However, according to Eid, extra-virgin olive oil accounts for less than a quarter of Lebanon’s production. “The grower and the mills don’t know any better, and we’re trying to develop training programs for that. The challenge is to get the grower to change his traditional ways,” says Eid.
Improving the quality of olive oil starts with the growers, and therefore, many programs, including the LIVCD program, offer training for growers on how to take care of their trees to improve yield. The program also provides training on post-harvesting techniques. These include processing olives on the day they were harvested because olives start to deteriorate the moment they are picked.
The quality of mills for extracting olive oil is another area that can negatively impact quality. Traditional presses, which use grindstones in an open tub to mill olives, are still common in Lebanon. However, it is almost impossible to produce a high-quality oil with such presses, because the tubs do not have covers, which exposes the oil to oxidation.
Also, in traditional mills, the discs used to press the olives are made from hemp—as opposed to synthetic fibers in modern mills—which is difficult to clean. If the mills are not cleaned well between each press, the olive residue from the previous press begins to ferment and leaves a bad flavor.
Eid explains that the Ministry of Agriculture has no control over the quality of olive oil produced, because its jurisdiction is over food safety only. The ministry regulates the hygiene of the olive mills, setting guidelines for cleaning the presses between each extraction and general cleanliness.
Gradually, more mills have become aware of the limitations on quality imposed by traditional methods, and are embracing modern equipment. NGOs have donated or contributed to the purchase of up-to-date equipment, and mill operators have noted the difference.
Tegho explains that her family’s olive mill benefitted from the modern equipment provided by LIVCD. Her family was finally able to enter the export markets by producing extra-virgin olive oil, which had been impossible using a traditional mill.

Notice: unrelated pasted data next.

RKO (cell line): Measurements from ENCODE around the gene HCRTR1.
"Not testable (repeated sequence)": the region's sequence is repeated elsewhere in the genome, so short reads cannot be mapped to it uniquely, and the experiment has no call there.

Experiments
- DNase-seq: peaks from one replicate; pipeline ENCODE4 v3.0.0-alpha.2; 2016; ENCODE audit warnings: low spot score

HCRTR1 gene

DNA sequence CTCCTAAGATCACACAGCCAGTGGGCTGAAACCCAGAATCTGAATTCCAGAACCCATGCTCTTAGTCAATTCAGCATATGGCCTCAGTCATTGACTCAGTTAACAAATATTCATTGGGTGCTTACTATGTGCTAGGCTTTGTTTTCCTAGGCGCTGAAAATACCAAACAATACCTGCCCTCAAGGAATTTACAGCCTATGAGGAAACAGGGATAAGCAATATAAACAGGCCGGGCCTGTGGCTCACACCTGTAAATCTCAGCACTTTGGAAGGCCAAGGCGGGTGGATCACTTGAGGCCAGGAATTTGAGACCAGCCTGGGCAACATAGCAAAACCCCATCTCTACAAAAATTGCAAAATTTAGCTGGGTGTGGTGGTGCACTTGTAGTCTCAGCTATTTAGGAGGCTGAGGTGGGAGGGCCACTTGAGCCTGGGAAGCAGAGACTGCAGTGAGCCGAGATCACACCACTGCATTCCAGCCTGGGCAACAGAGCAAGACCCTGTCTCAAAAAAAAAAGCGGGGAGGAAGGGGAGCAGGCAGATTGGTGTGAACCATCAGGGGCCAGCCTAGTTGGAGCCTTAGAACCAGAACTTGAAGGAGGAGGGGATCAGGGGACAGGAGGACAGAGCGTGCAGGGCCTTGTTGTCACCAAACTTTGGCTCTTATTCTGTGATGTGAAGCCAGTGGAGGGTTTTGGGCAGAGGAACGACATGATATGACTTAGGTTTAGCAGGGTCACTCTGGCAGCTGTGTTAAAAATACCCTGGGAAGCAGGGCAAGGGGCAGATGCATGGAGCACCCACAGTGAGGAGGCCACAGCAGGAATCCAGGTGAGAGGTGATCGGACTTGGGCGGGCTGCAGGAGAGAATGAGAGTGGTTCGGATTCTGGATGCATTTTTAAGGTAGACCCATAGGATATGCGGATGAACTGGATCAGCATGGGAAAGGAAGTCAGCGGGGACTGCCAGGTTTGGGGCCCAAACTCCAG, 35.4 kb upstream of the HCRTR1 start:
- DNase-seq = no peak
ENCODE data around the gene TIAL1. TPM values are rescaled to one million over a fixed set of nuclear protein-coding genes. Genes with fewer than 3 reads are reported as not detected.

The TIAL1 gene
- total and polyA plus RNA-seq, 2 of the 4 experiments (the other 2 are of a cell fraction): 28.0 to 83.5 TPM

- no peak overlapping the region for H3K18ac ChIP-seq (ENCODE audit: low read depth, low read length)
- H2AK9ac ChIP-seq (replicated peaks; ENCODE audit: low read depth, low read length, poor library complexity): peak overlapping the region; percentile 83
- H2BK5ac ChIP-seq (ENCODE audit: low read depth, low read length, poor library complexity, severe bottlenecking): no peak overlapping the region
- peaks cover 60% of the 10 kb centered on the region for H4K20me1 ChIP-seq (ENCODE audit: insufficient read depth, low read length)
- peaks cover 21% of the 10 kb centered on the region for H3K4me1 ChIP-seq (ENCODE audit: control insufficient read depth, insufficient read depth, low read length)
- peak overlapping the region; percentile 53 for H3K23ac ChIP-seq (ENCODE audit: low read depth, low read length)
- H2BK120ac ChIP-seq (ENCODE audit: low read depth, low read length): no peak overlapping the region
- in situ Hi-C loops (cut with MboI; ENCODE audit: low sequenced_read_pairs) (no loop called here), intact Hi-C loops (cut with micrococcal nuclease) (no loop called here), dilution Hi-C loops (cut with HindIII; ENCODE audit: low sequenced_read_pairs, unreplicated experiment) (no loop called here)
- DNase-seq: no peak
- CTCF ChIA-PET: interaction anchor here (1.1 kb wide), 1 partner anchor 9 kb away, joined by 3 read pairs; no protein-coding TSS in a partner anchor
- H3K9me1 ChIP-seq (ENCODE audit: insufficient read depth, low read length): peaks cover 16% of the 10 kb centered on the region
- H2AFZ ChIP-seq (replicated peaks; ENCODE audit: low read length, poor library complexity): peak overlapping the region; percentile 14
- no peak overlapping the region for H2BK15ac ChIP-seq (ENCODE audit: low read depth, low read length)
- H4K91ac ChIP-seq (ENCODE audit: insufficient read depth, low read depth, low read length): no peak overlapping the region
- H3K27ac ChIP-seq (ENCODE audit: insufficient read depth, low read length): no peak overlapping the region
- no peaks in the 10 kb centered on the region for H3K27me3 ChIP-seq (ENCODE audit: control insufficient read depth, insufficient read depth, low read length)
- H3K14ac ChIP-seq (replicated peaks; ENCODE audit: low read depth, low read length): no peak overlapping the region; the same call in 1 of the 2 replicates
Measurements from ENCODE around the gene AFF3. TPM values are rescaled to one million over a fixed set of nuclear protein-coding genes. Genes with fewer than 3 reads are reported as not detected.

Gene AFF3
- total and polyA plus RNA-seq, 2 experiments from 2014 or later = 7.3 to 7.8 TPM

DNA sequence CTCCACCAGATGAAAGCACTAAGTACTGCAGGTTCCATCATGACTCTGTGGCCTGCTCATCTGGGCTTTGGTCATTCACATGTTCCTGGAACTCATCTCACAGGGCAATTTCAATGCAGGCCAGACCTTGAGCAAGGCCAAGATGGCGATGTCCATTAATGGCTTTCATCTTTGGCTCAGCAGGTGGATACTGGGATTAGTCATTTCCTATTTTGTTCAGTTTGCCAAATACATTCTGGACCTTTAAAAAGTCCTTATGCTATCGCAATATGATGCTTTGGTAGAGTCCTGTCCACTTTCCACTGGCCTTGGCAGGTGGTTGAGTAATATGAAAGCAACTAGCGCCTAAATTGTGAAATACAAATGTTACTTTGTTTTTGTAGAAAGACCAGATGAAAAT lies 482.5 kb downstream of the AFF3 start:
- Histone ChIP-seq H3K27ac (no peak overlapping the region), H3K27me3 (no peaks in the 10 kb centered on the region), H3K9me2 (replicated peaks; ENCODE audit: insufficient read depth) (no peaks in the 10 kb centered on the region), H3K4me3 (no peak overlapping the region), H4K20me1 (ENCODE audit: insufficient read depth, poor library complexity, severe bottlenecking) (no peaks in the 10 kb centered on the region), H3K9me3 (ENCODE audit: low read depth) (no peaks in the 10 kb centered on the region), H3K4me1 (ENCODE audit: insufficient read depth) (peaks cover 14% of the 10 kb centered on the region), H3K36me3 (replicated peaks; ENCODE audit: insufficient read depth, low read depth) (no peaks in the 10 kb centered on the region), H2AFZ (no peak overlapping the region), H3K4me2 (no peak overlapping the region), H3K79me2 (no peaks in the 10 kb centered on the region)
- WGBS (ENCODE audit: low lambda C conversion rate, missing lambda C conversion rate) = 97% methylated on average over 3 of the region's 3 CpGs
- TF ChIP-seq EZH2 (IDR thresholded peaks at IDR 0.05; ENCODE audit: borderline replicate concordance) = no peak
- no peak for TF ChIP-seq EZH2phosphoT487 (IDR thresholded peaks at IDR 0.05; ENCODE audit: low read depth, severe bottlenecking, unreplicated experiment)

Brands such as Zejd or the recently launched Adon & Myrrh are leading by example in their usage of modern mills and branding techniques to produce high-quality olive oil. These two brands also purchase olives from growers under strict quality-assurance guidelines, which incentiviz growers to follow best practices.
Developing a taste
However, it may be the Lebanese consumer that is affecting the quality of olive oil present in the market, having gotten used to oil pressed the traditional way. “Lebanese don’t yet have the culture of appreciating olive oil like they do with wine, which is more developed. This is why we have a challenge in convincing the customer to appreciate a good-quality extra-virgin olive oil, which is rather bitter. They want the sweet flavor of oxidized olive oil, but this does not have the health benefits associated with olive oil,” says Abed El Karim Al Rifai, head of the business development department at Litat Group, which owns Adon & Myrrh.
Youssef Fares, general manager of Olive Trade, which owns Zejd, believes consumer education is key. “We should have national campaigns to raise consumer awareness on what good-quality olive oil is. Otherwise, they are not reaping health benefits, and we are not helping the farmer improve the quality of their olives, nor the mills their methods of extraction,” he says, explaining that activities such as olive picking and visits to the mill—which he organizes—go a long way in developing a more modern olive oil culture in Lebanon.
A large percentage of Lebanese consumers, especially the older generation, buy their olive oil in 20-liter tanke from villagers based on personal relationships or referrals. But the younger generation, according to Fares, is more aware of the varieties of olive oil (like flavored olive oil) and their different qualities. They therefore tend to buy from specialty stores or ask more questions when buying from the source.
Growers themselves are now aware of the importance of marketing, and have become more aggressive in promoting their olive oil by participating in festivals and events where they can interact directly with the consumers, according to Oléa’s Tegho. Growers have been developing their own brands and labels, explains LIVCD’s Andary, hoping to sell a larger percentage of their production independently to get the best rates—otherwise, they would be forced to sell their olive oil to traders who buy at low rates.
Through these small but steady steps, Lebanon’s olive oil industry, which has been slow to modernize, is slowly transforming into a competitive industry that the Sisters would be proud of.